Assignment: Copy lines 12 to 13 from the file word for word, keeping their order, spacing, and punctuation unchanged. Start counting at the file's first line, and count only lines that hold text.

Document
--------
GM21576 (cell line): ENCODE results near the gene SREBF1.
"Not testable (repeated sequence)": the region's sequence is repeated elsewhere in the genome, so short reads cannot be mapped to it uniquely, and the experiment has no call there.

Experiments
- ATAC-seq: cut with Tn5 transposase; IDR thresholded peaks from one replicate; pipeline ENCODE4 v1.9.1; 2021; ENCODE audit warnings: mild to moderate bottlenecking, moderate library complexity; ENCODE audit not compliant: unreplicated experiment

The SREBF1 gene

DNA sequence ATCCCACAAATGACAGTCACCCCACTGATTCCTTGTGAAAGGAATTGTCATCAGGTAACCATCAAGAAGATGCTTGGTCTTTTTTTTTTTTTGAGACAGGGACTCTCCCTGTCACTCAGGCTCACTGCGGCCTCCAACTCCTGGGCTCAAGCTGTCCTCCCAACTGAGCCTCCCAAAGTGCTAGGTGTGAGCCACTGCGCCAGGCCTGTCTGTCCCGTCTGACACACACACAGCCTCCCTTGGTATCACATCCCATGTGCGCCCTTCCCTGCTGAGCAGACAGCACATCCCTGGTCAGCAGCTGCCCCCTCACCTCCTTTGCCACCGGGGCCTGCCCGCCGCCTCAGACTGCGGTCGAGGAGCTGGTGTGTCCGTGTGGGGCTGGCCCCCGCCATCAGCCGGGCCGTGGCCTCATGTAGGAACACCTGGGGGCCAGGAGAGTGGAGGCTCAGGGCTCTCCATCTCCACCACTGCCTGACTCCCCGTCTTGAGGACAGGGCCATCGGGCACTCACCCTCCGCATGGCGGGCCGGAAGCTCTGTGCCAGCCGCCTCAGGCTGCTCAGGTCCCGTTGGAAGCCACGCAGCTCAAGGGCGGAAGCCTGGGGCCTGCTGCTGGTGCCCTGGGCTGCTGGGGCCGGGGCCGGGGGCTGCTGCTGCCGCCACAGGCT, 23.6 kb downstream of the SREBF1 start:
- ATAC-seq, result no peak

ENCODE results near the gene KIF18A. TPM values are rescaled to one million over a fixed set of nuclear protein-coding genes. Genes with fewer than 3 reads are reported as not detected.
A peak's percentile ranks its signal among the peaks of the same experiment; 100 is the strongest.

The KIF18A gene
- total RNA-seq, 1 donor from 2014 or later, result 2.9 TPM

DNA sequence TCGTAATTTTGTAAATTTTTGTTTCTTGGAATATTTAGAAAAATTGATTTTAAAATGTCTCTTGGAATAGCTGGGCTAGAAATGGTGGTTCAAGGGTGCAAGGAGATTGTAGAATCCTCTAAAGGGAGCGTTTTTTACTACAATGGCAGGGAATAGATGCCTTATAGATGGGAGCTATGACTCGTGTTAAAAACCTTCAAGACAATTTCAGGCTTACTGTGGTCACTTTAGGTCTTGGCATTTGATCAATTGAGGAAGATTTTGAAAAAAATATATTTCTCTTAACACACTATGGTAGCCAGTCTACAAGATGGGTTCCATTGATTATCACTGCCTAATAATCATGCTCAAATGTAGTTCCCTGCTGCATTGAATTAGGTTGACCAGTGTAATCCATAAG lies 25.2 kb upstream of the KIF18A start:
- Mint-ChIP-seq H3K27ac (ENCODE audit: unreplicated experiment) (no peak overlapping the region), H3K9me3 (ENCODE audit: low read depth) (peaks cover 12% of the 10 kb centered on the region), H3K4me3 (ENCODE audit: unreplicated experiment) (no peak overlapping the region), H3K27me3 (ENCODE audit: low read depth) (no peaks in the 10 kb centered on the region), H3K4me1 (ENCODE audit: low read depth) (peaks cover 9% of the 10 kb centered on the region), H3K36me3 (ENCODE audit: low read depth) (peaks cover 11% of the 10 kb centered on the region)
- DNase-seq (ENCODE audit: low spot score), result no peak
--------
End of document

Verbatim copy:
DNA sequence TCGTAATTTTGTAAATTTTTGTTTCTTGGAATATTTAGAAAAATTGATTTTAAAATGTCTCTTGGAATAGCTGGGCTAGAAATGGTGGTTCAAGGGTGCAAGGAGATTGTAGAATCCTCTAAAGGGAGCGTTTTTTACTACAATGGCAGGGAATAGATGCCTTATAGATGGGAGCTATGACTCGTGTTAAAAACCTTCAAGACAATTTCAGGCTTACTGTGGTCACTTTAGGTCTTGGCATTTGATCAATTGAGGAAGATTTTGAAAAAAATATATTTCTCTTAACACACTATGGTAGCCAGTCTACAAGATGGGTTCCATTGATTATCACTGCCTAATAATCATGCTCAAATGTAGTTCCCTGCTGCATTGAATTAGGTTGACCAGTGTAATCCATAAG lies 25.2 kb upstream of the KIF18A start:
- Mint-ChIP-seq H3K27ac (ENCODE audit: unreplicated experiment) (no peak overlapping the region), H3K9me3 (ENCODE audit: low read depth) (peaks cover 12% of the 10 kb centered on the region), H3K4me3 (ENCODE audit: unreplicated experiment) (no peak overlapping the region), H3K27me3 (ENCODE audit: low read depth) (no peaks in the 10 kb centered on the region), H3K4me1 (ENCODE audit: low read depth) (peaks cover 9% of the 10 kb centered on the region), H3K36me3 (ENCODE audit: low read depth) (peaks cover 11% of the 10 kb centered on the region)